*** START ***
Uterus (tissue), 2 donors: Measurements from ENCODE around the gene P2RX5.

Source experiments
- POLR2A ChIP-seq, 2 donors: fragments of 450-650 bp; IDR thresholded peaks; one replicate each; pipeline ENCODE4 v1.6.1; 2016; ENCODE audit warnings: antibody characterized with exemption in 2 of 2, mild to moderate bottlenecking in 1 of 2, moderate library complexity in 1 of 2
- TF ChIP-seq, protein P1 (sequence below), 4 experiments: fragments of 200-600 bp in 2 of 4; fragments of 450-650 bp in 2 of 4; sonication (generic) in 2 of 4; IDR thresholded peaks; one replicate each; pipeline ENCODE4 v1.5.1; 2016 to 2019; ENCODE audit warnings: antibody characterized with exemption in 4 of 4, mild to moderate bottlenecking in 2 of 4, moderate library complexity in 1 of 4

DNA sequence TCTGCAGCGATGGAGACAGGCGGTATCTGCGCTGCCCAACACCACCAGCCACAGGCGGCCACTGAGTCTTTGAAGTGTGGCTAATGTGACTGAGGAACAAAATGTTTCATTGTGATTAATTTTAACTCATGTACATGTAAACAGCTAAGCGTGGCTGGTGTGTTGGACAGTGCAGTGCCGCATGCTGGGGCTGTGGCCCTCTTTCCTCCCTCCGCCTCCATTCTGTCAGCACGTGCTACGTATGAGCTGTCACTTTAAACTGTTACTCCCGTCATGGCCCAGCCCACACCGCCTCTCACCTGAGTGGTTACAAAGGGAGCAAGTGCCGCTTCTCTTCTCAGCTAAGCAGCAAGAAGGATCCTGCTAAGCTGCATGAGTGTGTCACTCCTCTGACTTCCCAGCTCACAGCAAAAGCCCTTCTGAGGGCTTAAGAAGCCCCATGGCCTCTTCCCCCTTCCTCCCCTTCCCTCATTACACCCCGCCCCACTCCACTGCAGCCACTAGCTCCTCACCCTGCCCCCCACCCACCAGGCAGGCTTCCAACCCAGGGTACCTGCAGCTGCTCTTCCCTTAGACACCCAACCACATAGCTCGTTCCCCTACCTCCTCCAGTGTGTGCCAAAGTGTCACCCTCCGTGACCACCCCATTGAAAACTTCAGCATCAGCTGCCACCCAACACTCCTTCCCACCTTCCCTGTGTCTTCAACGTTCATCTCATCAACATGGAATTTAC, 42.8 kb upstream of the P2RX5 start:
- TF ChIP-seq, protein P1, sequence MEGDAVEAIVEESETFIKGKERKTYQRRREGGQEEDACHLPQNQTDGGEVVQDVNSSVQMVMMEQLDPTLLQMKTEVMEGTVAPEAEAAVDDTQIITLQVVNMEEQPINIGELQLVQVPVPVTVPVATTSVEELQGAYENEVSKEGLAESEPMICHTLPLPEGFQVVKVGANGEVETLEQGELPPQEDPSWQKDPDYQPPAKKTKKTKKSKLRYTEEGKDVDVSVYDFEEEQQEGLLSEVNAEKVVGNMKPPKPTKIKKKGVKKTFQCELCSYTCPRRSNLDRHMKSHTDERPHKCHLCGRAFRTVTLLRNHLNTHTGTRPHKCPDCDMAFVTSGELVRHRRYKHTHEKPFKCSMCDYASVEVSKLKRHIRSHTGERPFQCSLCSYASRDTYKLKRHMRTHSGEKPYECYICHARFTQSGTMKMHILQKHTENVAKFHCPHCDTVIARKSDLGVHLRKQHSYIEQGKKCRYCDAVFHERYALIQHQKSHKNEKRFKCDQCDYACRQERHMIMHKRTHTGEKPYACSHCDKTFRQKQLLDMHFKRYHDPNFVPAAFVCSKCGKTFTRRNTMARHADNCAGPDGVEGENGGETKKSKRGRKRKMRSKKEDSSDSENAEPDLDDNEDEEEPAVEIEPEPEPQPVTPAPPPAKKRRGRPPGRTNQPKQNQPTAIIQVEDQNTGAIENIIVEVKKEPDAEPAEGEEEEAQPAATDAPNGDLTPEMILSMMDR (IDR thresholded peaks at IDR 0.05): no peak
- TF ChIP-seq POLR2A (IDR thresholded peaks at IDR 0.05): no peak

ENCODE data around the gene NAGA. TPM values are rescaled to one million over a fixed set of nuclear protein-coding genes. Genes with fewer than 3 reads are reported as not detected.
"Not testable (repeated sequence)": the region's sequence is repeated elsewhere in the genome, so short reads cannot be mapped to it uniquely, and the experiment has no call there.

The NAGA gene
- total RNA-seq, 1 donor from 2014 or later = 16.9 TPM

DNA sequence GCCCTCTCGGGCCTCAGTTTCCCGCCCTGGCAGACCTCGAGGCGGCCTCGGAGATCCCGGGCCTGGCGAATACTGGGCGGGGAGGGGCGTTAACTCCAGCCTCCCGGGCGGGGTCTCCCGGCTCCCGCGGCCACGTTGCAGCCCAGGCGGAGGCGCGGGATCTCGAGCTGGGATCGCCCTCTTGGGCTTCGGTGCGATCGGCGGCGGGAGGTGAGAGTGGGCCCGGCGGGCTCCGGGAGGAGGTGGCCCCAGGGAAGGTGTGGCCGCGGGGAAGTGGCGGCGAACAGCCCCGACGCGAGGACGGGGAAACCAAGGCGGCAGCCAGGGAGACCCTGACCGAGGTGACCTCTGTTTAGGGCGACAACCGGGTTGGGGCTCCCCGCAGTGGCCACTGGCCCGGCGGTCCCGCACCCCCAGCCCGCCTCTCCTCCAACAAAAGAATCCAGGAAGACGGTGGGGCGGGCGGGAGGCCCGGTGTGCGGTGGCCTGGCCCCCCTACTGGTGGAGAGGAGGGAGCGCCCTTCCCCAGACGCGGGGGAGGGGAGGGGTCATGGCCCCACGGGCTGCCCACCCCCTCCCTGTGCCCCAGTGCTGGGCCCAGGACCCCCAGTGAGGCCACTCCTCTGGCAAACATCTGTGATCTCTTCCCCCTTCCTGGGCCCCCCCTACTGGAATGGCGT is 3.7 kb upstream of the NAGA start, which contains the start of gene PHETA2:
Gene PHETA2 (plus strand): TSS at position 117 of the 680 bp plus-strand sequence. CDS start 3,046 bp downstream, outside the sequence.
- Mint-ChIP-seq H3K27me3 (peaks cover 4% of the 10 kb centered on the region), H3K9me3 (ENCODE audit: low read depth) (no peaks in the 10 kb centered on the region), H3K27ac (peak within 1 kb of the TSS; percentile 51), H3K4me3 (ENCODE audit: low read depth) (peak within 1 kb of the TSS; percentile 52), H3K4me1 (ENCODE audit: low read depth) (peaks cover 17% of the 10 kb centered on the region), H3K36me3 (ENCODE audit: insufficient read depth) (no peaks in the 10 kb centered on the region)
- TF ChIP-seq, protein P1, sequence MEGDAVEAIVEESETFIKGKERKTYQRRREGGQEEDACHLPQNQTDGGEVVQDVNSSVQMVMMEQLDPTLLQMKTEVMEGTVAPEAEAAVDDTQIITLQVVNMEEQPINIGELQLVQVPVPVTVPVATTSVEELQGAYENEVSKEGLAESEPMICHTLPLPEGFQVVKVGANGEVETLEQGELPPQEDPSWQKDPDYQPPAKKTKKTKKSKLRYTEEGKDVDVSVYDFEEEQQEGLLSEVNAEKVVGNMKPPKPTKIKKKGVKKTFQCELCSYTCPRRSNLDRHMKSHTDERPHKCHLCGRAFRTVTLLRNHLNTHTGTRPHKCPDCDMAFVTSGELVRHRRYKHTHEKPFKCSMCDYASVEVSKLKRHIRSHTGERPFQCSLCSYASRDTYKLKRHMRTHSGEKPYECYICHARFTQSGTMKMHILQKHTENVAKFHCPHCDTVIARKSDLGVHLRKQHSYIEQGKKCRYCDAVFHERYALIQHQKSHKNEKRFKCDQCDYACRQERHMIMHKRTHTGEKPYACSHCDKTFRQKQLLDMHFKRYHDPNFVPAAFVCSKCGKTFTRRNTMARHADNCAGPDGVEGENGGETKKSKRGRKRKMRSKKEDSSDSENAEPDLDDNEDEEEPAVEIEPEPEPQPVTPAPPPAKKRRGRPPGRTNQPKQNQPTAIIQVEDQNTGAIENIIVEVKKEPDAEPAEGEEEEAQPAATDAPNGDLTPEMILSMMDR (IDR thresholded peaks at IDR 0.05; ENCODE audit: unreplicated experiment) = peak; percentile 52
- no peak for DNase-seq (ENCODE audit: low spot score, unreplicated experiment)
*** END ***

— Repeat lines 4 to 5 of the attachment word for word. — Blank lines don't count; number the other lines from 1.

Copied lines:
- TF ChIP-seq, protein P1 (sequence below), 4 experiments: fragments of 200-600 bp in 2 of 4; fragments of 450-650 bp in 2 of 4; sonication (generic) in 2 of 4; IDR thresholded peaks; one replicate each; pipeline ENCODE4 v1.5.1; 2016 to 2019; ENCODE audit warnings: antibody characterized with exemption in 4 of 4, mild to moderate bottlenecking in 2 of 4, moderate library complexity in 1 of 4

DNA sequence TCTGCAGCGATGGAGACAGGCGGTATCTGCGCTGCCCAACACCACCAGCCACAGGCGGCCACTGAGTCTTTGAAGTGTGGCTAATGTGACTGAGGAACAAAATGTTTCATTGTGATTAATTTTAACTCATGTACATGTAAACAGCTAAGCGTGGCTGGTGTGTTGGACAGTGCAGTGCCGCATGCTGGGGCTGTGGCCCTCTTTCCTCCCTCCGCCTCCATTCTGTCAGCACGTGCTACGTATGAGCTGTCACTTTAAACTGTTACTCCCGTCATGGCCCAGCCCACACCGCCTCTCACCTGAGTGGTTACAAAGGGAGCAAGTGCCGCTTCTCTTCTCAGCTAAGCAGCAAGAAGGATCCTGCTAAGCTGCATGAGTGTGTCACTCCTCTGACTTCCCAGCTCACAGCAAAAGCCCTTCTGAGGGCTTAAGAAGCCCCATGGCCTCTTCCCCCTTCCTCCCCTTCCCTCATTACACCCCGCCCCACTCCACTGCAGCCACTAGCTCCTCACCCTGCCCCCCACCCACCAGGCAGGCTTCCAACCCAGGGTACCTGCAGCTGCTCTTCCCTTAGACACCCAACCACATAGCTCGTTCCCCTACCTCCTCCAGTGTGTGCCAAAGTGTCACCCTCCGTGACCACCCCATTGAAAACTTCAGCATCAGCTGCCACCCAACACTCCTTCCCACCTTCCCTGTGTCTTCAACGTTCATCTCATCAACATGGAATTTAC, 42.8 kb upstream of the P2RX5 start: